For obvious reasons, the most physically demanding jobs — roofers, pile drivers, fishermen, lumberjacks, take your pick of many others — are primarily filled by people no older than 40. But farming, a mixture of hard work and long hours, even as technology automates some tasks, is a dramatic outlier. The extreme demographic skew towards older farmers is a global phenomenon, decades in the making. And in its wake is a worsening crisis reflected by one question: where will the talent come from to manage the fields in the future?
The numbers paint a troubling picture. According to global agricultural experts, the average age of farmers globally is about 60, even in regions like Africa and the Philippines where the median age of the population is just over 20. And this trend is not new. In the U.S., the average age of farm operators was 50 in 1978, 57 in 2007 and 59 in 2017 when the USDA conducted its last census.
Some of the blame for this trend can be laid on the perception that agriculture careers and rural life may not give young people opportunities like the city. And in many cases, this perception comes from elders who encourage their children to explore the possibilities urban life may bring.
“I have yet to have a rice farmer tell me that they want their children to grow up to be rice farmers,” said Robert Ziegler, former director general of the International Rice Institute, at a World Economic Forum meeting.
And as urbanization explodes — nearly 70 percent of people will live in cities by 2050 — the notion that agricultural activities can be fulfilling has waned, along with basic common sense about where our food comes from. (One UK farm expert tells a story of a British school teacher on a field trip to a farm. The teacher asked the farmer not to milk the cows because the students would be terrified by the blood from killing the animal).
Economics are also a deterrent for young people. The financial barriers to entry for owning or running a farm, particularly in developed regions, have risen significantly. As agricultural technology and input gains advanced rapidly throughout the 20th century and into the 21st century — from tractors and tillers to drones, sensors, and seed genetics — yields improved, increasing the dollar returns from a single field. For instance, U.S. corn yields increased from fewer than 60 bushels per acre in 1960 to about 164 bpa in 2016. The value of farmland has also skyrocketed. Taking a recent snapshot, the Global Farmland Index of land prices in 15 global agricultural markets grew by an average annualized rate of 14.8 percent between 2002 and 2016. Taking a longer view, in 1900 the average value of a hectare of farmland in the U.S. was about $1,300, adjusted for inflation. By 2018, that figure had jumped to $10,205.
The combination of expensive mechanized, high-tech equipment and the cost of agricultural land has driven initial startup costs for new farmers to prohibitive levels. It has also greatly extended the time it takes for a return on investment. According to a survey from the National Young Farmers Coalition of more than 3,500 new young farmers in the US, finding and affording productive acreage was the primary impediment in the way of an agriculture career. “We have a lot of older farmers who are over-capitalized and looking to retire and a lot of younger farmers under-capitalized with no land,” Eric Skokan, co-owner of Boulder County (Colorado) Black Cat Farm, told a local newspaper.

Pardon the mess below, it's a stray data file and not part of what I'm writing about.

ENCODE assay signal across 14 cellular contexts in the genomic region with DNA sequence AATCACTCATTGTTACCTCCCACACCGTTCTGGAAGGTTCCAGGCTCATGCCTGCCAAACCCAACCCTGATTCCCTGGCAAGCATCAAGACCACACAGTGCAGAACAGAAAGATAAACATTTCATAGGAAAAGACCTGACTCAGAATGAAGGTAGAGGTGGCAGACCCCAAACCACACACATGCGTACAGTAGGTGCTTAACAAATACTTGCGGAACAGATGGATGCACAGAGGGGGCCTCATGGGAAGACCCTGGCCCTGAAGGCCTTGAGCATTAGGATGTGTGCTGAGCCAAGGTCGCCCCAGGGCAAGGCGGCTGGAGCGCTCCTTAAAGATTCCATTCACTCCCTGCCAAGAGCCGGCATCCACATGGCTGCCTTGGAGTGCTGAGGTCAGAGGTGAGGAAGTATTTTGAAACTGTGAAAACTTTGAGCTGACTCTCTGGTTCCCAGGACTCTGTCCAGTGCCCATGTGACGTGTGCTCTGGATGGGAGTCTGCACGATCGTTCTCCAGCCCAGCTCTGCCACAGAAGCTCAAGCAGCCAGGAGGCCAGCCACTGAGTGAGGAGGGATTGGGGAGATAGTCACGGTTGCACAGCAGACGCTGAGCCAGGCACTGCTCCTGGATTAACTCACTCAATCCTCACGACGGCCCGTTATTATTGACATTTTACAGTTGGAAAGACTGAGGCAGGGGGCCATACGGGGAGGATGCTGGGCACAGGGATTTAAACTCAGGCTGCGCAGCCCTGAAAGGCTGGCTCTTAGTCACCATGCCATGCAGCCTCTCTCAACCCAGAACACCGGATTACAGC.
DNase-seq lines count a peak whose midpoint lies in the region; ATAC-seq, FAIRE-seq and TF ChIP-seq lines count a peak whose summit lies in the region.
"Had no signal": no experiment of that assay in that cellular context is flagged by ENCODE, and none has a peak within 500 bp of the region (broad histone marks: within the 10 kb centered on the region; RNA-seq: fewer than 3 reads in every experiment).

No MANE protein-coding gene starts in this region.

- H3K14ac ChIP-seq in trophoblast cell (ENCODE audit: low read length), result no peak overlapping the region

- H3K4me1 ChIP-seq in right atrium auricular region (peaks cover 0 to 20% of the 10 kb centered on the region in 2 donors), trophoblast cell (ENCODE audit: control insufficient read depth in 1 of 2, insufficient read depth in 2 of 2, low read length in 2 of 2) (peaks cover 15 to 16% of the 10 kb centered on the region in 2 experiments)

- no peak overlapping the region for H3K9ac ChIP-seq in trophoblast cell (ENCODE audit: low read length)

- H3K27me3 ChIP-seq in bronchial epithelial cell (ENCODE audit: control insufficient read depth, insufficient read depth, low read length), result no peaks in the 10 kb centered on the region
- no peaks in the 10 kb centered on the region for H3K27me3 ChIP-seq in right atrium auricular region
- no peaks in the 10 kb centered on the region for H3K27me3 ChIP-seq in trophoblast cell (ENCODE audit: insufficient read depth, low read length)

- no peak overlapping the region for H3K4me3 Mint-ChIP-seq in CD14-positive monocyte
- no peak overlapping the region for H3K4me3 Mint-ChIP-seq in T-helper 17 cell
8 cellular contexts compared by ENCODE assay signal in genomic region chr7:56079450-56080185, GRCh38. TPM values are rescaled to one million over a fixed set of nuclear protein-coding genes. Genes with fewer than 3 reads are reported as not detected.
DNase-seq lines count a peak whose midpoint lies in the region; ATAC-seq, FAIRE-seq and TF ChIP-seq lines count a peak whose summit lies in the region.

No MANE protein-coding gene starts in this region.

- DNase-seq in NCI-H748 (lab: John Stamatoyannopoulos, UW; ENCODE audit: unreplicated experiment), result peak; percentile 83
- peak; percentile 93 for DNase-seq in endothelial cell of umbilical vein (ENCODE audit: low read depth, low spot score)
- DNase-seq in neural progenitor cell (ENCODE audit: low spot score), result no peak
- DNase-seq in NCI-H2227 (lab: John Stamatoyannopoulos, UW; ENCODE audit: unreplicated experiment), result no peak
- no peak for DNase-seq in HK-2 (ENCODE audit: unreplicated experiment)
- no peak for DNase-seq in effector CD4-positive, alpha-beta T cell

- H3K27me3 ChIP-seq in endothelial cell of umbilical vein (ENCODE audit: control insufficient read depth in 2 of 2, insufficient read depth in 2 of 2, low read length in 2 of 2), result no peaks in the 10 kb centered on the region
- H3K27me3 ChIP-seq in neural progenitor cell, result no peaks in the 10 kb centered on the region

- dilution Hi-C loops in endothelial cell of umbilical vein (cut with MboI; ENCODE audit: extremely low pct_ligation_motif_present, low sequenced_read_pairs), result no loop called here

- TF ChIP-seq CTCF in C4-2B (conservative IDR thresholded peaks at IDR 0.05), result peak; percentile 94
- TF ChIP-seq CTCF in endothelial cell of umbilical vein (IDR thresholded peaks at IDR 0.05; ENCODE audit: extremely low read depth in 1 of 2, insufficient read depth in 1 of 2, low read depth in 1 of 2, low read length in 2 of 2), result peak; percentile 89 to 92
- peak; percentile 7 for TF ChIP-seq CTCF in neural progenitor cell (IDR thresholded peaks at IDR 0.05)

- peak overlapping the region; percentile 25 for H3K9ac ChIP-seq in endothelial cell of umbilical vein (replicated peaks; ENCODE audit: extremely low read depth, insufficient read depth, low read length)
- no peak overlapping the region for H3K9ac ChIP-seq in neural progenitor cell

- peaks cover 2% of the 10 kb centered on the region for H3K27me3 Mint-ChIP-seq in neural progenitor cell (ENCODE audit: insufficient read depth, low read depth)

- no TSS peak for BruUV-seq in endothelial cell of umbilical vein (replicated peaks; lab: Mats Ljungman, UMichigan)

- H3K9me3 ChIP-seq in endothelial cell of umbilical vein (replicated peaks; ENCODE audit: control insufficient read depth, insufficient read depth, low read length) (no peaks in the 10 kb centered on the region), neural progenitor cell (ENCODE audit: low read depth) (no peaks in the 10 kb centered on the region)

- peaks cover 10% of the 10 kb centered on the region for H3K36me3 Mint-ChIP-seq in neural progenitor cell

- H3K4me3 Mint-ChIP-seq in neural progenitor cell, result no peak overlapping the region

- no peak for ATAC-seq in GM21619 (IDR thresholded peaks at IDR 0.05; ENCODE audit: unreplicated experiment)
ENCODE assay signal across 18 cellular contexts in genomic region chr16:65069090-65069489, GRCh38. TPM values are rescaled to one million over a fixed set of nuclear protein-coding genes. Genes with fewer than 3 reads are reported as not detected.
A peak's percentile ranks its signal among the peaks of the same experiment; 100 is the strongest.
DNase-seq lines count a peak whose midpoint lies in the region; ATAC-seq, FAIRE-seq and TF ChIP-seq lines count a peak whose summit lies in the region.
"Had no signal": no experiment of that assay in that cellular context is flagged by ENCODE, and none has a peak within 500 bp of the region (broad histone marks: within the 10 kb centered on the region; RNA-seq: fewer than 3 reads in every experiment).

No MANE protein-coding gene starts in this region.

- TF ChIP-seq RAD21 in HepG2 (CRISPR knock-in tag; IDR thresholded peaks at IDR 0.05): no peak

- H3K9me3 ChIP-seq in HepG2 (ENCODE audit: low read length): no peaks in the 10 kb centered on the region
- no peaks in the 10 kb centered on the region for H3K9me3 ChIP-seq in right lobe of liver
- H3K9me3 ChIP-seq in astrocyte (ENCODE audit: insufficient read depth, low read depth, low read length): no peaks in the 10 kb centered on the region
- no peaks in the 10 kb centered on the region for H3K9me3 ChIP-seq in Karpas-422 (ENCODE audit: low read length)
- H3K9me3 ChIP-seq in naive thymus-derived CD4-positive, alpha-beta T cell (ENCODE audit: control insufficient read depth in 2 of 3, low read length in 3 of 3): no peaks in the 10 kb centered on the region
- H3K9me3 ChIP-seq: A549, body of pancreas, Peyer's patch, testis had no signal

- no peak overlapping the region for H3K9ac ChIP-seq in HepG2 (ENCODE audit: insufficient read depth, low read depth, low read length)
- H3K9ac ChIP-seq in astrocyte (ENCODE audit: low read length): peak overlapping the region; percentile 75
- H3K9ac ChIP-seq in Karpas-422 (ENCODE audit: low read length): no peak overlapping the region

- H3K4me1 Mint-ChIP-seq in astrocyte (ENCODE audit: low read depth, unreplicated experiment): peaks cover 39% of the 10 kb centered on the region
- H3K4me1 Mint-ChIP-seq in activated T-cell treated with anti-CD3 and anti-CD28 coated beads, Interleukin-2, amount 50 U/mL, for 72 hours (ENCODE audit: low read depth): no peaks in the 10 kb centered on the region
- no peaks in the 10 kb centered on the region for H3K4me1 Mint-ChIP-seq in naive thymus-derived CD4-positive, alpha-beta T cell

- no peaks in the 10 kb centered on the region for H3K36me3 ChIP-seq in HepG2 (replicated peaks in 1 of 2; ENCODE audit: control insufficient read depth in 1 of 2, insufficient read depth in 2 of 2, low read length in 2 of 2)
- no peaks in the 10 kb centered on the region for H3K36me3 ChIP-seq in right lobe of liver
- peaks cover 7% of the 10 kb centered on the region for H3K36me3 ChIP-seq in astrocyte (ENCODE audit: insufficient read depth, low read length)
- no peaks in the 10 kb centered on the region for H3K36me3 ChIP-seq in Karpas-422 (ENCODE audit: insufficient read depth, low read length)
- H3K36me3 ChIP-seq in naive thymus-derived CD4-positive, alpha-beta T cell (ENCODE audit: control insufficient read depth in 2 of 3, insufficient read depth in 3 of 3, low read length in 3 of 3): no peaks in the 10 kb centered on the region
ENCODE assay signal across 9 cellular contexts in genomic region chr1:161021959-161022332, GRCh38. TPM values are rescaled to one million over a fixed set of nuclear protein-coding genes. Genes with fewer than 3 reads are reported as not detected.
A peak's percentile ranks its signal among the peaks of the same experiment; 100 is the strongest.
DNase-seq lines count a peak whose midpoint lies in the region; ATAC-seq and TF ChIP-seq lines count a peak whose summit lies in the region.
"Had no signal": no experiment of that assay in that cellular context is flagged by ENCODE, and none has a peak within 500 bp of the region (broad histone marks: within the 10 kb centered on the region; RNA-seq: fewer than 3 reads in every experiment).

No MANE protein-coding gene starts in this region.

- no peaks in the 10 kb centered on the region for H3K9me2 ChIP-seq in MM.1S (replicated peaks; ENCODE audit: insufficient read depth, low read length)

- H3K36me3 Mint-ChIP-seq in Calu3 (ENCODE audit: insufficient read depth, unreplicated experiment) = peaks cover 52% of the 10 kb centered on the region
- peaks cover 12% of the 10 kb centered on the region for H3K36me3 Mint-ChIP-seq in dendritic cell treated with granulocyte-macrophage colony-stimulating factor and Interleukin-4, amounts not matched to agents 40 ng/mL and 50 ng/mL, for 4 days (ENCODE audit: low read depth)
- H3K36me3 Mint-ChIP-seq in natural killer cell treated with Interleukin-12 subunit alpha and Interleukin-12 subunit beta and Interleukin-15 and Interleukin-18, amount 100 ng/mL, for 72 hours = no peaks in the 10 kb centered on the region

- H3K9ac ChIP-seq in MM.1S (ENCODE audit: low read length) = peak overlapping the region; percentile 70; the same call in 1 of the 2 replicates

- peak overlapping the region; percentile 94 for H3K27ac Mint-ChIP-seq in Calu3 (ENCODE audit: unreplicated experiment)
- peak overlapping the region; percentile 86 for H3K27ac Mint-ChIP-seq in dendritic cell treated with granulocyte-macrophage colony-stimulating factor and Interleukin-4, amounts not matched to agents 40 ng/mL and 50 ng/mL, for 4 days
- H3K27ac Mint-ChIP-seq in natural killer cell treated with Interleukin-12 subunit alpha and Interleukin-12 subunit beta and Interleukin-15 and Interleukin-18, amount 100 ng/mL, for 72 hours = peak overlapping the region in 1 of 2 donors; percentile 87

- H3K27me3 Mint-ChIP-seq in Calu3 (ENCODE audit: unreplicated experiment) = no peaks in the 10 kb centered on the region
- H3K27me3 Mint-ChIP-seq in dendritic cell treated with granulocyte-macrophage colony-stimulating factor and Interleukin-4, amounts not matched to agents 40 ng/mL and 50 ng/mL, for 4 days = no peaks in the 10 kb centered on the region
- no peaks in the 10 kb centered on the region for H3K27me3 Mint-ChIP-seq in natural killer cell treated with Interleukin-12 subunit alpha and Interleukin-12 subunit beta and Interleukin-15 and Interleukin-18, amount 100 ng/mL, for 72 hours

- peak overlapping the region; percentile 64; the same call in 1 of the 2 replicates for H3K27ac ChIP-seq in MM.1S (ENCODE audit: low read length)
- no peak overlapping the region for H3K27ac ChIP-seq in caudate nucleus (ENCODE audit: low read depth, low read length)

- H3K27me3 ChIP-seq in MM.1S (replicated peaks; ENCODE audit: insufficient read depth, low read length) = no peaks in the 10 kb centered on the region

To help overcome this impediment, the U.S. Department of Agriculture has a number of loan programs that, in part, are geared to new farmers, seeking to make farming demographics younger and more diverse. In addition, the European Union has a series of agricultural support campaigns earmarked for youth. Localities in the US are also addressing this issue. Both Colorado and Minnesota have recently passed first-in-the-U.S. laws that provide a tax deduction for farmers that sell or rent their land or other agricultural assets to new farmers.
Mindful of the impact that this demographic dilemma could have on global food supplies in the future, policymakers and NGOs are taking steps to alleviate it. In Africa, organizations like Youth Empowerment in Sustainable Agriculture, Young Professionals for Agricultural Development and Ayihalo are training thousands of potential young farmers in modern planting, crop health, and financing methods for managing a farm. They also serve as youth in agriculture career advocacy programs. Similar efforts in the US and UK include the National Young Farmers Coalition and the National Federation of Young Farmers Clubs, respectively.
Perhaps the best sign that these skewed farming demographics may improve to some small degree over time, is the enthusiasm of the relatively small group of younger people willing to give agriculture a chance. Andrew Barsness, who runs a farm in Hoffman, Minnesota, wrote a blog post on the National Young Farmers Coalition site. In it, he described taking over his grandfather’s 280-acre grain farm as an unexpected turn in his life. “Before the spring of 2011, the idea of becoming a farmer was completely foreign to me,” Barsness said. “Now I know that there is nothing that I would rather do for a living. Hardships are inherent in farming. For me however, the freedom, variety, and entrepreneurship that farming offers make it as rewarding as it is addictive.”
Still, comments like those notwithstanding, it’s impossible to say whether large groups of young people will ever be convinced that farming is a trade worth considering. But after a recent survey found that two-thirds of US agricultural acreage will need a new farmer over the next 50 years, it seems clear the situation will be untenable if young people don’t.